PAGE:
Hassle Of Being A Patient Can Turn Into A Crisis Without Sick Leave | KERA News

Hassle Of Being A Patient Can Turn Into A Crisis Without Sick Leave

Jul 11, 2016
Originally published on July 11, 2016 9:39 am

Here's a typical scenario when you have a medical problem. You go to your doctor's office, then have to run across town to a lab for a blood test and then you also have to get an appointment for an X-ray or MRI. There's a good chance this will all require a phone call — or a lot of phones calls — with your insurance company.

It's a hassle and it's time-consuming.

But for many people it's even worse than that.

That's because about a third of working adults say their jobs don't come with paid sick leave, according to results from the latest poll by NPR, The Robert Wood Johnson Foundation and the Harvard T.H. Chan School of Public Health.

And for some of those people, taking care of their health needs can lead to a financial crisis.

Take Valerie Hesse, a catering chef in New Orleans. "I've had allergies — pollen and dust and everything else — since I was a kid," she tells Shots. "Over the years it got to the point where I was having frequent sinusitis, sinus infections, occasional bronchitis."

Hesse went to the doctor a lot to deal with sinus and ear infections. She tried to schedule the appointments around her work hours, and sometimes her doctor would give her a break and prescribe antibiotics over the phone.

But sometimes she'd be called in at the last minute. Or she'd have to work an extra shift.

"I had to reschedule, postpone, skip," she says. "I wasn't gonna get paid and you gotta work."

Over time, the constant congestion and infections were damaging her hearing, so last year Hesse decided to have surgery to fix the problem. Recovery took weeks.

By the time she was able to get back to work, she had a reputation as sickly and unreliable.

"The owner of the company told me that he had decided to make a management change," she says. "I was let go."

Hesse is now living off savings as she makes plans to open her own catering business. She says she needs to be her own boss to be able to take care of herself.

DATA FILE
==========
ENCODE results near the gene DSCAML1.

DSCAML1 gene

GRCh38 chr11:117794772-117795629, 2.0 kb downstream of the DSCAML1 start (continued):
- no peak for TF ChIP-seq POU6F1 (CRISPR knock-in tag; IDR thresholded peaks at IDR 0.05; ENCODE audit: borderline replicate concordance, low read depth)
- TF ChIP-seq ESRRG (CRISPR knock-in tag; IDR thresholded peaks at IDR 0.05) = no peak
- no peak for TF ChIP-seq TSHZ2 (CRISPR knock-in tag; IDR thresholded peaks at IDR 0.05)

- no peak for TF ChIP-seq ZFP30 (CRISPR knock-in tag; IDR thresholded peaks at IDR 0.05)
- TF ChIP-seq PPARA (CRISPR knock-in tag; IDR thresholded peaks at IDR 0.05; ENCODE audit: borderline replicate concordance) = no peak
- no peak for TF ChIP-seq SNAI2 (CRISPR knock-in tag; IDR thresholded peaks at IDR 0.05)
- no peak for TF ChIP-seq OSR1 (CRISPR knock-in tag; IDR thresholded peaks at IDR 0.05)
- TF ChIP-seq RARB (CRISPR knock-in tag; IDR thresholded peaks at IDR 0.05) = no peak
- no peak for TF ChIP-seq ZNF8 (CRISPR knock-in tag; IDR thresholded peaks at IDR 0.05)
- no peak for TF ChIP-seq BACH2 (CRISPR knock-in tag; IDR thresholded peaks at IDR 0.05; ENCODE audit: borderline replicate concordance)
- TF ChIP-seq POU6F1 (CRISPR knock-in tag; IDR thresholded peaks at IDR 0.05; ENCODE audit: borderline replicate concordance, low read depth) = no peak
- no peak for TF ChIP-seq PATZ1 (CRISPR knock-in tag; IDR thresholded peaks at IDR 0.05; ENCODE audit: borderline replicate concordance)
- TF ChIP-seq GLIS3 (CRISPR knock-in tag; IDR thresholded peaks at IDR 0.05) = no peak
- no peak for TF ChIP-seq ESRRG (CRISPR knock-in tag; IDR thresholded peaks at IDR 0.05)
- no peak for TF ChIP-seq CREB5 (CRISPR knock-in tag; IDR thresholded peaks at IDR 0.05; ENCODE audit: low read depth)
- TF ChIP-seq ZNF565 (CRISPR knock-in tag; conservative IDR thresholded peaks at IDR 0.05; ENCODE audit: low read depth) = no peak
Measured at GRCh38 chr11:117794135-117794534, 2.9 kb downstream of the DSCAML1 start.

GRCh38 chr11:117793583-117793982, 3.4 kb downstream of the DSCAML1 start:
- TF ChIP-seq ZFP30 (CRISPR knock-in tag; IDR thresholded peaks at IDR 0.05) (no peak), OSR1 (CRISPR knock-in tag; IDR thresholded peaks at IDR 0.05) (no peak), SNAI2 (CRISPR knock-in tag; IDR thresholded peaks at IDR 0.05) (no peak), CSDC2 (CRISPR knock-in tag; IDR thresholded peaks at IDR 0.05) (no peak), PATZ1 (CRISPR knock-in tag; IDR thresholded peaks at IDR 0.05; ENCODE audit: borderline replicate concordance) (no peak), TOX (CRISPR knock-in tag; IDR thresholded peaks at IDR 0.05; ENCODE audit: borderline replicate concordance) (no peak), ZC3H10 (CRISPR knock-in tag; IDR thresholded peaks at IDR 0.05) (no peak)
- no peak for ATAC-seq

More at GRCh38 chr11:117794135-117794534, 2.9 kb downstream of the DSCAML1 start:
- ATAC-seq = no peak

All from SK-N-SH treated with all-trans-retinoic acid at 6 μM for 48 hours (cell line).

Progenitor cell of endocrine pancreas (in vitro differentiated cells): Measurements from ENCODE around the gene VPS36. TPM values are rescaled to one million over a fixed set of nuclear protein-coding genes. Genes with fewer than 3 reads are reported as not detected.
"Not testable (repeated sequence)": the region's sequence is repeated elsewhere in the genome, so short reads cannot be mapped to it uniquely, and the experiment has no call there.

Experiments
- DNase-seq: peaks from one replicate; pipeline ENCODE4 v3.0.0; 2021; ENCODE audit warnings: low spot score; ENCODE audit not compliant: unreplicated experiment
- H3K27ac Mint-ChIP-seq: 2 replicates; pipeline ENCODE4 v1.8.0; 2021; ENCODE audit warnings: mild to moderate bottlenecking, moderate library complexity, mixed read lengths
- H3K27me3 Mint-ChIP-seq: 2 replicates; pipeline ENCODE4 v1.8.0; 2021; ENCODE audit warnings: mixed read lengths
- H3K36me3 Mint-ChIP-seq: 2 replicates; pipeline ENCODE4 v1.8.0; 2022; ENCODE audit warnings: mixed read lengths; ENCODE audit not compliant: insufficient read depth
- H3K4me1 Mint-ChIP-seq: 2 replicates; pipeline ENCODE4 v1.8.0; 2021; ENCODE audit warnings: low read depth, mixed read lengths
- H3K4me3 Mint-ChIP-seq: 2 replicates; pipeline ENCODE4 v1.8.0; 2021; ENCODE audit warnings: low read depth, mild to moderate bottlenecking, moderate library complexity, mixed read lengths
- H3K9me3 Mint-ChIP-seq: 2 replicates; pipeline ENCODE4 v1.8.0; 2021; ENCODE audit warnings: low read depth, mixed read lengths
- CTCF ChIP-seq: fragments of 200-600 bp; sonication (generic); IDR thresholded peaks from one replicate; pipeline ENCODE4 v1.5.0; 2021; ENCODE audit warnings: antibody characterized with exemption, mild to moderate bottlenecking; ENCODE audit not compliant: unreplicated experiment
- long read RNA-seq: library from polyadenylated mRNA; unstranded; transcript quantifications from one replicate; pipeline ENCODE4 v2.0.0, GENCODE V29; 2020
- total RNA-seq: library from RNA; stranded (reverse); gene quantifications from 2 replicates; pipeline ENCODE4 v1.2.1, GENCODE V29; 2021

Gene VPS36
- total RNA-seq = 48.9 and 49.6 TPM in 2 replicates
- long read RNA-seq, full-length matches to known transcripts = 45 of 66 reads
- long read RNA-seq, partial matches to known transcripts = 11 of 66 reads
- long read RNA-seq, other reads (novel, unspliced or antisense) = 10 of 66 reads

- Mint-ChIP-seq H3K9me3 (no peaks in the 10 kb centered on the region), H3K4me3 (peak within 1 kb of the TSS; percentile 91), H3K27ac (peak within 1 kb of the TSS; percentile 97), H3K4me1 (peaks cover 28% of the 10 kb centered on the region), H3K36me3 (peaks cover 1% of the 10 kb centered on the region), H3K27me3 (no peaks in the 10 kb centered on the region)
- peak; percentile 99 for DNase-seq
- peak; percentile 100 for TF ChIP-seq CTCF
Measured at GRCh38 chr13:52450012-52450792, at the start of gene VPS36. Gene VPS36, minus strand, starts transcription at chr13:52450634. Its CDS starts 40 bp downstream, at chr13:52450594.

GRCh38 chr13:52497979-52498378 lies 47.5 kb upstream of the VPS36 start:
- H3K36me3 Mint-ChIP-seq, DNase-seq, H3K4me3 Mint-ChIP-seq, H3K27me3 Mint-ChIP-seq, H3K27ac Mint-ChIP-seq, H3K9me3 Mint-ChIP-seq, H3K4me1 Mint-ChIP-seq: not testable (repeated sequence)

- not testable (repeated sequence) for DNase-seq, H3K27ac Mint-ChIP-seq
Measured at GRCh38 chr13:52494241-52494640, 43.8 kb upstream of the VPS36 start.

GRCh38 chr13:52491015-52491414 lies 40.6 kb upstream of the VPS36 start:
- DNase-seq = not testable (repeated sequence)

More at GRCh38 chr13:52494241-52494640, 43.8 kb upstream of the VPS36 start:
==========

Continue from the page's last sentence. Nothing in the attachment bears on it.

Our poll found that 32 percent of people in the U.S. are like Hesse. They don't get any paid sick days. And 24 percent have no paid vacation time.

So unless they work odd hours, people without either benefit lose income if they want to take care of their health.

That's a real problem, but it's not the only consequence of what Dr. Victor Montori of the Mayo Clinic refers to as the "work" of being a patient.

He says the health care system is designed for the convenience of doctors — and the result is that patients find themselves running to doctor's offices, labs, imaging centers and back, often carrying their records along with them.

"That is not an organization of care that started by thinking, 'How do we meet the needs of the patients?' " Montori says.

The current setup was created at a time when people saw a doctor for an injury or infection. By contrast, today most people by middle age are dealing with a chronic condition that requires regular care.

So, like Hesse, they have to fit health care into their daily lives. And the system that requires a patient to leave work, go to the doctor, go elsewhere for tests and then go to a pharmacy, isn't very useful, Montori says.

"For people with chronic conditions, the health care system is blind to their context," Montori says. "In particular, it's blind to the work of being a patient and the capacity that people have to shoulder that work and make it happen."